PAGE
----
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By Natasha Guimond · May 1, 2018
Our platform Coverfly has been mentioned in the news lately with this screenwriting contest which is receiving quite a bit of attention – from the likes of Kanye West, CNN, New York Times and now, right here on The Script Lab. The screenwriting contest is searching for a more fair interpretation of The Simpson‘s beloved Indian-American character Apu.
Diving a little deeper, even though this has been a 30+ year issue, it seems that the Documentary The Problem with Apu by comedian Hari Kondabolu, released in November 2017, re-introduced the topic of conversation, featuring such talents as Whoopi Goldberg and Aziz Ansari. Kondabolu confronts his cartoon nemesis, Apu Nahasapeemapetilon, the Indian convenience store owner from The Simpsons and the larger issue of how Western culture depicts Southeast-Asian communities.
TruTV re-aired the documentary after the writers at The Simpsons responded to the controversy:
"Something that started decades ago and was applauded and inoffensive is now politically incorrect… What can you do?" pic.twitter.com/Bj7qE2FXWN
— Soham (@soham_burger) April 9, 2018
To which Hari Kondabolu responded:
In “The Problem with Apu,” I used Apu & The Simpsons as an entry point into a larger conversation about the representation of marginalized groups & why this is important. The Simpsons response tonight is not a jab at me, but at what many of us consider progress.
— Hari Kondabolu (@harikondabolu) April 9, 2018
In the few short weeks since that episode aired and The Problem with Apu re-aired, there has been a flurry of responses. Showrunner and Executive Producer Al Jean responded to the feedback surrounding The Simpsons‘ response:
.@TheSimpsons I truly appreciate all responses pro and con. Will continue to try to find an answer that is popular & more important right
— Al Jean (@AlJean) April 13, 2018
Enter Adi Shankar. He’s best known for being the producer behind cult-hit films like Dredd and LoneSurvivor and geeks are always on the edge of their seat for the next “Bootleg Universe” short. He’s also the producer on Netflix’s new Castlevania series. Shankar is Indian-American. He saw The Simpsons and Apu while growing up in the ’90s and has some thoughts to add to this important moment of cultural debate. After seeing Al Jean’s tweet and hearing Bill Maher weighing in with, “If you spend your time combing through old TV shows to identify stuff that by today’s standards looks bad, you’re not ‘woke’, you’re just a douchebag,” he felt compelled to respond, writing an open letter to both parties:
Dear Mr. Maher and Mr. Jean,
Apu wasn’t “applauded” or “inoffensive” at any time. We are the most educated minority in America yet that fact was completely extricated from ’80s and ’90s pop culture and all that existed was a hurtful caricature, a cousin to the coon and Jewface caricatures, that reinforced our fears of how we were perceived by gatekeepers such as yourselves. By dismissing this issue as a joke, a fad amongst entitled millennials worthy of a light chuckle, neither of you are acknowledging that this creation has and was used to hurt countless kids who were already struggling to fit in.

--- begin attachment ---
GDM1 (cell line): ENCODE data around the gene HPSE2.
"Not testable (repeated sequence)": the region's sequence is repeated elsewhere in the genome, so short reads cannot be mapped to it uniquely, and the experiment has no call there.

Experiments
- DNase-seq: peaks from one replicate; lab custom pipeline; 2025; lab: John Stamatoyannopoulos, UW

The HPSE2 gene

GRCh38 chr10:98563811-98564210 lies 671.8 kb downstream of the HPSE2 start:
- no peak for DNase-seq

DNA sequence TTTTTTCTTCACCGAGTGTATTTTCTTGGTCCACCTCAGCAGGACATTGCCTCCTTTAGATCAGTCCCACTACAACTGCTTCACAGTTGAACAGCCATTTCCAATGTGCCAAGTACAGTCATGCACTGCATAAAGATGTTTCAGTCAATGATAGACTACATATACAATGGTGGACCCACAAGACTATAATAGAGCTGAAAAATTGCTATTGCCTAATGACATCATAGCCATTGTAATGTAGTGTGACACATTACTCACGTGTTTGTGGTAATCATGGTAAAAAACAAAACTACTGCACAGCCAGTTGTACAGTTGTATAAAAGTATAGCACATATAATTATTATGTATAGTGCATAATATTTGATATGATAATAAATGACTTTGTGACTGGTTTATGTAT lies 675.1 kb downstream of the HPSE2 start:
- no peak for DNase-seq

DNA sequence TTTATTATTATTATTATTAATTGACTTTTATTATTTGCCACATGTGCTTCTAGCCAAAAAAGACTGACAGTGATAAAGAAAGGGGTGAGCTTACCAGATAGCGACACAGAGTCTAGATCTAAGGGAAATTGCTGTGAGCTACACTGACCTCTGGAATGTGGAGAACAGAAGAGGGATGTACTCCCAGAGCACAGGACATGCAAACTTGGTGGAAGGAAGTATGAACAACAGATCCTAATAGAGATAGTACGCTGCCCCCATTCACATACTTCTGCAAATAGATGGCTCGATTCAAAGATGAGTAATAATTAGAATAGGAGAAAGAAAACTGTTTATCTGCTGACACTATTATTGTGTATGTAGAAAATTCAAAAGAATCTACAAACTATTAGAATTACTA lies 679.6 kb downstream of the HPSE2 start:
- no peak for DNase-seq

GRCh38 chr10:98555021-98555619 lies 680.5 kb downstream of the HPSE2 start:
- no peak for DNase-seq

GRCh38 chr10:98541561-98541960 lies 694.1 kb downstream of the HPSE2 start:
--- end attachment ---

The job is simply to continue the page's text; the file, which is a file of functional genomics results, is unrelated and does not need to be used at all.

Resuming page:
We have a fabulous platform and with it the ability to affect change on an unprecedented level, and as such you both have the responsibility to do better.
In the wake of Adi’s letter, many people have responded; even Hank Azaria said he would be “perfectly willing and happy to step aside” as the voice of the character.
— The Late Show (@colbertlateshow) April 25, 2018
Not too long after, The Simpsons‘ creator Matt Groening answered USA Today’s question, “Do you have any thoughts on the criticism of Apu as a stereotype?” with “Not really. I’m proud of what we do on the show. And I think it’s a time in our culture where people love to pretend they’re offended.”
Since then, the NY Times has also pointed out the controversy saying, “Though The Simpsons has on occasion portrayed Apu and his family with nuance and pathos, the character also encourages the infantilizing of Indian immigrants as simple-minded people who talk in a singsong voice. Even Apu’s last name — Nahasapeemapetilon — is presented in a way that invites mockery.”
Offering a solution, Adi Shankar has launched the Apu Screenwriting Contest: Crowdsourcing the Cure, featured exclusively on Coverfly. It’s completely free to enter, opening it up to all humans. The final deadline is June 30th.
Adi Shankar told IndieWire, “I was angry, very angry, I’m now approaching this from a place of love. I want to find a solution that is acceptable to everyone, so we can just stop and go back to being on the same side. This doesn’t need to be a thing. We just need to stop debating how severe the problem is and just address the problem. Set a good example for future creators and then move on.”
His positive approach is catching on, even inspiring Kanye West to tweet out his love for Adi Shankar, first with a video of Shankar expressing why this contest is so important, following up with a link to the contest:
Adi Shankar We got love pic.twitter.com/dyJyLRF79e
— KANYE WEST (@kanyewest) April 30, 2018
— KANYE WEST (@kanyewest) April 30, 2018